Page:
Are men also involved in your meetings?
Maddalena: It’s one of the possible models. We aim to include them and find a way to communicate this content to them too. I realize that there are basic issues that need to be reviewed in communication. Some think ours is a niche topic others see Lean In as a movement that can take away their rights. There is not enough data at the moment that can help us to understand the extent and effects of our experiences to those who do not live them directly: we must work on this and create adequate communication.
Laura: Female empowerment is a job we do together with men. The existence of barriers that I thought were systemic, such as thinking that the world is bad and that it does not allow women to make a career is true, but the barriers are also internal. For example, my son has always been used to waiting in front of the television while I set the table. It costs me nothing to put three plates but to change my habit I started asking him: “Will you help me put the plates on the table?” Including men will be new in our meetings and we will speak a different language but we can learn a lot from this exchange. Talking only between women can sometimes be limiting because then the conversation has to be placed in the real world.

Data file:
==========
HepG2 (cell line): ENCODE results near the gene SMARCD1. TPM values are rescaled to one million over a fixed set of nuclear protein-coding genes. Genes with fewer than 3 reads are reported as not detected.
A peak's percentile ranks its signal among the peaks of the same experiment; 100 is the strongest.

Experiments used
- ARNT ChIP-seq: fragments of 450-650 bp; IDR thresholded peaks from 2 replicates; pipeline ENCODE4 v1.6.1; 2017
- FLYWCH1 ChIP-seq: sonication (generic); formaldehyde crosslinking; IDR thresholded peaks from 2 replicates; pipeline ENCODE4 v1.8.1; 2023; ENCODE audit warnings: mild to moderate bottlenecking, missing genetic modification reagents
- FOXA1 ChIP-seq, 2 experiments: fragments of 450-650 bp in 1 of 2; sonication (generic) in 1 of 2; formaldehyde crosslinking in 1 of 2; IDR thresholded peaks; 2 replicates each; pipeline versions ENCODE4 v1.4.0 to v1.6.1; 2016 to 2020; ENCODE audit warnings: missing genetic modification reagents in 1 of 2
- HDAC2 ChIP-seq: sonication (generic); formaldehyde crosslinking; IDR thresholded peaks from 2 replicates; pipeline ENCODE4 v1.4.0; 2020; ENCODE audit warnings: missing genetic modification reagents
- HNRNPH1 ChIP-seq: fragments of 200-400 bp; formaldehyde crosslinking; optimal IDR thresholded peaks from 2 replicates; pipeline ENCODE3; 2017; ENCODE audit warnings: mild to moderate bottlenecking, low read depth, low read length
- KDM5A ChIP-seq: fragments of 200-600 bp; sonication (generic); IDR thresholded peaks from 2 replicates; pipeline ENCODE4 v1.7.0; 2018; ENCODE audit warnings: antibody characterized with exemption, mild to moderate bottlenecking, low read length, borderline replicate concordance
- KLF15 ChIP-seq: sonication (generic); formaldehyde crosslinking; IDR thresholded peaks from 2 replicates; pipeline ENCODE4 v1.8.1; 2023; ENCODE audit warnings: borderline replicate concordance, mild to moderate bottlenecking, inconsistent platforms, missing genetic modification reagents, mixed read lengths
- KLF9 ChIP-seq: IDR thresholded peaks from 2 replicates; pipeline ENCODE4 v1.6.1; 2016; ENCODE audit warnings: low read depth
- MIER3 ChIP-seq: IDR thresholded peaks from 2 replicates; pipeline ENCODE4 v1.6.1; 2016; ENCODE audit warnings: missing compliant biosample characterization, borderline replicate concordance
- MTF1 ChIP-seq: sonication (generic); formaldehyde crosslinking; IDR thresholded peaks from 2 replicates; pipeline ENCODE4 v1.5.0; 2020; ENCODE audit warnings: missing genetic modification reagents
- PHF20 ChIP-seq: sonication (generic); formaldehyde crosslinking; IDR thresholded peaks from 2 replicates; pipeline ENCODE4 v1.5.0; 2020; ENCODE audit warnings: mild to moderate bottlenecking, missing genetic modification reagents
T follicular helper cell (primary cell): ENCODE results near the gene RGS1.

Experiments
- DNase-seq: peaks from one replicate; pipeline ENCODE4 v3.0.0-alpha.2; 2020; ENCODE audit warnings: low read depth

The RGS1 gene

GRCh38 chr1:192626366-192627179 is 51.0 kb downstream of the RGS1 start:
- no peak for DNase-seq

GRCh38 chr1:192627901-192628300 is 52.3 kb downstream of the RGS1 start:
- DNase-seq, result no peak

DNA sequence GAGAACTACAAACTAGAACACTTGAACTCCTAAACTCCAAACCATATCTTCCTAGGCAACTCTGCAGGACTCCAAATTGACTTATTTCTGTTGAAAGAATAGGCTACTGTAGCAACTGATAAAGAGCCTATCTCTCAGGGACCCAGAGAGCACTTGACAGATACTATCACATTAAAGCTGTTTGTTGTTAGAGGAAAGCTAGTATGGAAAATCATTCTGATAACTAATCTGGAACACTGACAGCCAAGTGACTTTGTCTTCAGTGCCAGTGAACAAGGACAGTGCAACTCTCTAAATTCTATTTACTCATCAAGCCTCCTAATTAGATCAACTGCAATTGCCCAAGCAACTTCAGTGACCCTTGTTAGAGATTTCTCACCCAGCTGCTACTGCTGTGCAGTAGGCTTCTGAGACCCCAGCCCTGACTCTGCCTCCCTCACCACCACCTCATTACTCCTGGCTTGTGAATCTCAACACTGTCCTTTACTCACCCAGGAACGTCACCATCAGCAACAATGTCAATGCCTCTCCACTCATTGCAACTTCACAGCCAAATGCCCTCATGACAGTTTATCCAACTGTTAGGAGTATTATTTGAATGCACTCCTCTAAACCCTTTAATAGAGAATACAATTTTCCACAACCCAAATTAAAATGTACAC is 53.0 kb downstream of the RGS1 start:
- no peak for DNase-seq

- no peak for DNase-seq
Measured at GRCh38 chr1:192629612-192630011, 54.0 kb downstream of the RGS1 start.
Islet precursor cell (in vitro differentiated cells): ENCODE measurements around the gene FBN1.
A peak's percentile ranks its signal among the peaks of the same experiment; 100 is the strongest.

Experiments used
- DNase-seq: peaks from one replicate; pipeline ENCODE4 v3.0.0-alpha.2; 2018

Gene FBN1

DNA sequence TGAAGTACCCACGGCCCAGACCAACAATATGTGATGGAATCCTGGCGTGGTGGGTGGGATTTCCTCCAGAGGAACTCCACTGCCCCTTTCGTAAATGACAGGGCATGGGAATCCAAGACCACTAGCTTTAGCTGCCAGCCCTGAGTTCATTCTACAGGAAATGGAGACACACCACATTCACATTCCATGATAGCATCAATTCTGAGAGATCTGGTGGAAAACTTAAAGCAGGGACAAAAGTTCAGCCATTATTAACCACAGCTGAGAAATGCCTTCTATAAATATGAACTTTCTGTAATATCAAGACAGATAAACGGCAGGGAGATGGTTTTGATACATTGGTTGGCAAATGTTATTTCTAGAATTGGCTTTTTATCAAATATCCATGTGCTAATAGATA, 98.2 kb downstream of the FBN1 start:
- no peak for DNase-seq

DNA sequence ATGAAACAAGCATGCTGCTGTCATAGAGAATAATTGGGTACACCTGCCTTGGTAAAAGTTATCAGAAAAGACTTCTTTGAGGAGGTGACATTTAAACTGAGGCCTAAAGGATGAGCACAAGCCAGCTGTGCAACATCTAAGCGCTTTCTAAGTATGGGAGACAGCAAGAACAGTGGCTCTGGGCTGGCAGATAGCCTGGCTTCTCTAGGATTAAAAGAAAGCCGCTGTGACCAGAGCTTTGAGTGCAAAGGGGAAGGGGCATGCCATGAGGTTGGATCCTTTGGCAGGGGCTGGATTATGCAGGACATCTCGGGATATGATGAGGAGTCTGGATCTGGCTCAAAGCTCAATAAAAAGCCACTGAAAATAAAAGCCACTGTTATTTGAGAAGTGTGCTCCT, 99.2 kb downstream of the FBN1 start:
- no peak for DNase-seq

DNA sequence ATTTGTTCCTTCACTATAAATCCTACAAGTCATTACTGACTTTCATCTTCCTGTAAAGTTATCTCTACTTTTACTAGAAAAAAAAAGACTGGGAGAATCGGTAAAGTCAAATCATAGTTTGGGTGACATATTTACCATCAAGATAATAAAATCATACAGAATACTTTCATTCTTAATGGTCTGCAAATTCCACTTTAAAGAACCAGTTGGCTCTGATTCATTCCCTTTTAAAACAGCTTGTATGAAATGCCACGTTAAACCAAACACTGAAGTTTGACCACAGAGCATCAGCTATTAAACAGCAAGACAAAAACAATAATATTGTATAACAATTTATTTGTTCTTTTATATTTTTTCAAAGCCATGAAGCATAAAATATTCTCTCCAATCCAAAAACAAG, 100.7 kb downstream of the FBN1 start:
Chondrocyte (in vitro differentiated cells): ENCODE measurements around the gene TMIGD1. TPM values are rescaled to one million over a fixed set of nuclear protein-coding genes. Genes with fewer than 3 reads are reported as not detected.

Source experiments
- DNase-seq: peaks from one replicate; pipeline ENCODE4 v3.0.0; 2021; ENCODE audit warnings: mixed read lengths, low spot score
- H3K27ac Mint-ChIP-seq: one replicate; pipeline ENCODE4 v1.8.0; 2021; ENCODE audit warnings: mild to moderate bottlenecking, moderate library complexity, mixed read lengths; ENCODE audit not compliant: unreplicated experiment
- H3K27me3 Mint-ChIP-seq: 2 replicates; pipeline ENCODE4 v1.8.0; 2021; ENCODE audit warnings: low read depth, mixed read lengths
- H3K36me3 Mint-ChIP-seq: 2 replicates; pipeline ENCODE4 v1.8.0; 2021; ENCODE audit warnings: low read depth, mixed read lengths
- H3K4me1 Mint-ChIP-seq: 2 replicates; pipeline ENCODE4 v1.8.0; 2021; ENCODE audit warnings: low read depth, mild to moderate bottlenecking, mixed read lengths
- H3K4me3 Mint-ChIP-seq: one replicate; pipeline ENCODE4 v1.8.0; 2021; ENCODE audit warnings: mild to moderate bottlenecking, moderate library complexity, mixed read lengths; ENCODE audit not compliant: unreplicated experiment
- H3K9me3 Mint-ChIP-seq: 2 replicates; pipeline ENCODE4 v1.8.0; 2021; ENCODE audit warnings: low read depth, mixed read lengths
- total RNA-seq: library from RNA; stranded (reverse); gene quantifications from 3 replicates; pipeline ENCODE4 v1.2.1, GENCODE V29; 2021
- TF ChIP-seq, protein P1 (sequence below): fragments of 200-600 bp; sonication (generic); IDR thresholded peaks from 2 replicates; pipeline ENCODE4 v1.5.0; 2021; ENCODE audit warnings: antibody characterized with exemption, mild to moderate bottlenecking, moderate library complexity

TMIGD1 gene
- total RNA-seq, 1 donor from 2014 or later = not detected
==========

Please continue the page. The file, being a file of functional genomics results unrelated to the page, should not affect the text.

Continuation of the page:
Giorgia: One of the current activities we are doing are the 50 cards to fight stereotypes. This allows the men and women present to become aware that they exist and what they are. Men can support the female cause by becoming aware of these discriminations that are sometimes invisible and then acquire the tools to fight them. For example, in a meeting where a woman is interrupted frequently, a colleague or colleague may raise their hand and say “sorry but I want to hear what the colleague is saying and what has been interrupted”.
Paola: The stereotype is transversal. It is rooted but is present in both men and women. Maria Montessori said that if the girls have skirts and the boys have trousers it is obvious that the girls will have a harder time playing but on the other hand why do you scold a boy when she cries? So when the internal barriers that Laura was talking about come down in one person they start coming down for everyone. She thinks of a company where a young girl has no problems, raises her hand and says quietly that she could be the head of the office. It would be equally nice to see a young guy have the same momentum in front of an audience of more experienced seniors. Breaking down barriers allows talents to emerge.